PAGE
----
Some combinations do lead to some bonkers cards and it’s great to see them in action, but I wish that maybe players got dealt more than one advancement at the start of the game and had to sleeve them in advance of beginning the round. That way, the initial rounds would be a bit more interesting. It’s a small niggle though as the players who perform poorly in a round get more cards to use, but it’s all down to when they actually bother to sleeve them in.
Other than that, there’s not a lot else to say about the gameplay. If you’re familiar with trick taking games, you’ll know what to expect. You’re trying to decide when’s the best time to play certain values or sets and when’s the best time to try to win a trick or bide your time. On top of that, you have the additional tactical element of holding back on your advancements until you need them. A situation might present itself where that +2 modifier adds an additional card to a set or pips your opponent’s trick at the last minute. It can lend itself to some mild AP while players consider all their advancement options, but it’s not at the levels where it gets annoying.
MORE PLAYERS IS NOT ADVISABLE
It’s a good thing that there is a automatic game-end timer for the 6th round as otherwise Custom Heroes would run the risk of dragging on. With 4 or less players it’s not so much of a problem, but 5-6 player games can go on for too long unless one player is extremely lucky with his victories. Typically with less players you can finish the game in an hour which is the longest I would play a trick taking game for anyway.
But also with less players comes a greater sense of control and knowledge. All of the cards are in each round, so technically you have perfect information except that with all the advancements out there, it’s hard to remember what has been augmented and what hasn’t. Those sets of 1-10 will be very different soon enough. At 4, it’s a challenge, but 5-6 just amounts to chaos with players having no clue what to expect from any player on the table. With the skipping rules (which I’m not a fan of anyway, it seems unnecessary) it almost feels like a modern equivalent of Uno.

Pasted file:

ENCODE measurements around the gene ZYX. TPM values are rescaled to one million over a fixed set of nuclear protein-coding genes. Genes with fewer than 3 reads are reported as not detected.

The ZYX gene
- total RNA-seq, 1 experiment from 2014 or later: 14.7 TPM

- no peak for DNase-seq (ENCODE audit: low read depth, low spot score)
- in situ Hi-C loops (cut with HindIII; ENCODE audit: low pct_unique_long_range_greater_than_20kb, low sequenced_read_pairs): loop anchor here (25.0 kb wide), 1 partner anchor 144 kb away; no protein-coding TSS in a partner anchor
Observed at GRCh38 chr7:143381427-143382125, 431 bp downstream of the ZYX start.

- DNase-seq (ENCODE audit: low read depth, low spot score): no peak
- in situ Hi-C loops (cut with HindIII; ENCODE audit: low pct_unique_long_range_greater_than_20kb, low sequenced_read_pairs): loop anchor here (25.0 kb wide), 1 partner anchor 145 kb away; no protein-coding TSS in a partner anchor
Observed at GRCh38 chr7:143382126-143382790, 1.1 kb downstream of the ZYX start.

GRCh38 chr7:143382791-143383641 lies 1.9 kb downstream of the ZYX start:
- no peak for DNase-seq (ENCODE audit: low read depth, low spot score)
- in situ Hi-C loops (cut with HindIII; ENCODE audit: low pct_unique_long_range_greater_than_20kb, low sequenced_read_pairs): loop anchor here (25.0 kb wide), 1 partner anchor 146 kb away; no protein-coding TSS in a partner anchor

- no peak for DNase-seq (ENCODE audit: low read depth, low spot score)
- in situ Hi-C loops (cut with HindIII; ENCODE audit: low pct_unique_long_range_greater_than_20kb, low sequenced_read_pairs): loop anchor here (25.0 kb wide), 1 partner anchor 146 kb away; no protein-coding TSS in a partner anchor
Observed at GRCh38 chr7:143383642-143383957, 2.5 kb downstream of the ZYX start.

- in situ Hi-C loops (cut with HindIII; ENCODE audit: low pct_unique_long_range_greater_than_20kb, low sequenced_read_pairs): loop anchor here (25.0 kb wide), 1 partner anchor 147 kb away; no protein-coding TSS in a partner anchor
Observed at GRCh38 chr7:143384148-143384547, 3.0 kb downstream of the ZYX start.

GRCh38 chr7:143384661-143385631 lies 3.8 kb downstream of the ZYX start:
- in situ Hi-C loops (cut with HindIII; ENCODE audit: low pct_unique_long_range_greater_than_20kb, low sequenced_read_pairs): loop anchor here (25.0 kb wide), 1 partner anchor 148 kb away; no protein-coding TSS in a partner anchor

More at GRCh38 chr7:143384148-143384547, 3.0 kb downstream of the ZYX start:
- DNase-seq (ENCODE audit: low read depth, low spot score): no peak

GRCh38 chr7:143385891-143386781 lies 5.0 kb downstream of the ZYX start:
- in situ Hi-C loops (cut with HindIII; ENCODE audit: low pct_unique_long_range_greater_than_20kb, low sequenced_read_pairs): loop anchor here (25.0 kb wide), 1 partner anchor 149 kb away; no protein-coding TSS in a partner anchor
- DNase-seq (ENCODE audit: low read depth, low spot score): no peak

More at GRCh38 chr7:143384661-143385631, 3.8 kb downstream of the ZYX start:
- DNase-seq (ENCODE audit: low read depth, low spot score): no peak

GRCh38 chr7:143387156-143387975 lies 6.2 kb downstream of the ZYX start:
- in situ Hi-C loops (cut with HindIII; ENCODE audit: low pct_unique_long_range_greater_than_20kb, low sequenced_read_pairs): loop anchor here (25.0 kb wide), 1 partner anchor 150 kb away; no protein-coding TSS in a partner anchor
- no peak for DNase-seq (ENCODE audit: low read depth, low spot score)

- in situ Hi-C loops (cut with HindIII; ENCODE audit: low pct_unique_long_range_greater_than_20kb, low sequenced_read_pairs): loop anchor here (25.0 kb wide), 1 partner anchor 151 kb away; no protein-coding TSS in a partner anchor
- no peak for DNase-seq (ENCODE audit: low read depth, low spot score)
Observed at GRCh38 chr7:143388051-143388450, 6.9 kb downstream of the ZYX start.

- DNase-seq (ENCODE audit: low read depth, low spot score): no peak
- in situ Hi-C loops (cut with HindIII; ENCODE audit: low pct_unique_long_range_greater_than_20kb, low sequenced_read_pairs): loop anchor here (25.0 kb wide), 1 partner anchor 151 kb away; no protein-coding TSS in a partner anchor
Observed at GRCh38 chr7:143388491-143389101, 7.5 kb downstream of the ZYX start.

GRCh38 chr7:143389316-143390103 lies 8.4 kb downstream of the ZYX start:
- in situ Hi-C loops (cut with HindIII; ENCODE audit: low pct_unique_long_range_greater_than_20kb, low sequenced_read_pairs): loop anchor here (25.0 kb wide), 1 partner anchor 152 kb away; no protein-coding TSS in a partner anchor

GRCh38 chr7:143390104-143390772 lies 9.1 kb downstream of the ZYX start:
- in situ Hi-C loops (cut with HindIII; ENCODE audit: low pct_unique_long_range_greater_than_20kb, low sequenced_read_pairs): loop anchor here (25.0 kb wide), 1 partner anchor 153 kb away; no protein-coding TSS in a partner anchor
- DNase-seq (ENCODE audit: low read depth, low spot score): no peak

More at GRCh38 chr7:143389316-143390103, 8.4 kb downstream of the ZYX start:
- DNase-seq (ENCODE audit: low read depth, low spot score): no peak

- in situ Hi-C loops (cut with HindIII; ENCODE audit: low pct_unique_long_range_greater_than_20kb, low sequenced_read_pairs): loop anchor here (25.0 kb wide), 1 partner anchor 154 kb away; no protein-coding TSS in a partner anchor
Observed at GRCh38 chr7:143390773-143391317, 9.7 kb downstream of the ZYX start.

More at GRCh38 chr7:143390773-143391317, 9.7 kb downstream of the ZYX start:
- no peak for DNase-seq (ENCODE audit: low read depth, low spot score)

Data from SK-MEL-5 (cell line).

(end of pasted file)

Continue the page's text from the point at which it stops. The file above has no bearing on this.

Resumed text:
The victory condition for the game is also a little hard to achieve. Firstly you need 10 victory points, which depending on your success rate will take at least 2-3 rounds to achieve. Then you have to actually win another round to seal the deal. Again with less players, this is a much easier milestone than with more.
So even though Custom Heroes allows for 6 players, I really don’t recommend you go above 4. You’re adding time and chaos to a trick taking game and those are two factors I think we can all agree do NOT go well in this genre.
VERDICT ON CUSTOM HEROES
I’m still not the best audience for trick-taking games, but Custom Heroes is one of my preferred ones to play currently. Much of that comes down to the simple “shell” that it begins with. No chaotic special effects, no trumps or anything that we’re normally expecting. Instead the basic card set is vanilla and the advancements change up the game. These advancements are the best aspect, though I wish they came out in greater numbers.
With 4 or less players, the game plays at its best with players able to make better decisions on what cards are out among the opponents. With 5 or 6 players, it’s just a chaotic mess and becomes more down to luck than tactics not to mention it’s a bugbear to have to separate out all those advancements during teardown. Each additional player also scales the playtime up and at the higher end, Custom Heroes outstays its welcome even with the automatic timer built in after 6 rounds.
For trick-taking fans, this is pretty solid and worth looking into, especially if you’re aware of the card crafting mechanic and/or are a fan of it. I don’t think it’s going to sway those who aren’t into the genre, but I still say it’s worth giving it a try.
PERSONAL RATING – 6
YOU WILL LIKE CUSTOM HEROES IF:
You enjoy trick taking games that have a twist to them.
You’re a fan of the card crafting mechanic and want to experience alternative uses.
YOU WILL NOT LIKE CUSTOM HEROES IF:
You play this regularly with 5+ players – it’s a little too chaotic at that point.
You hate the idea of sorting the cards out every game!
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I'm known as The Broken Meeple, a blog, podcast and YouTube channel devoted to board and card games. I live in Portsmouth, UK, working as a Chartered Tax Advisor and I enjoy playing games of many genres and varieties with as many people as possible.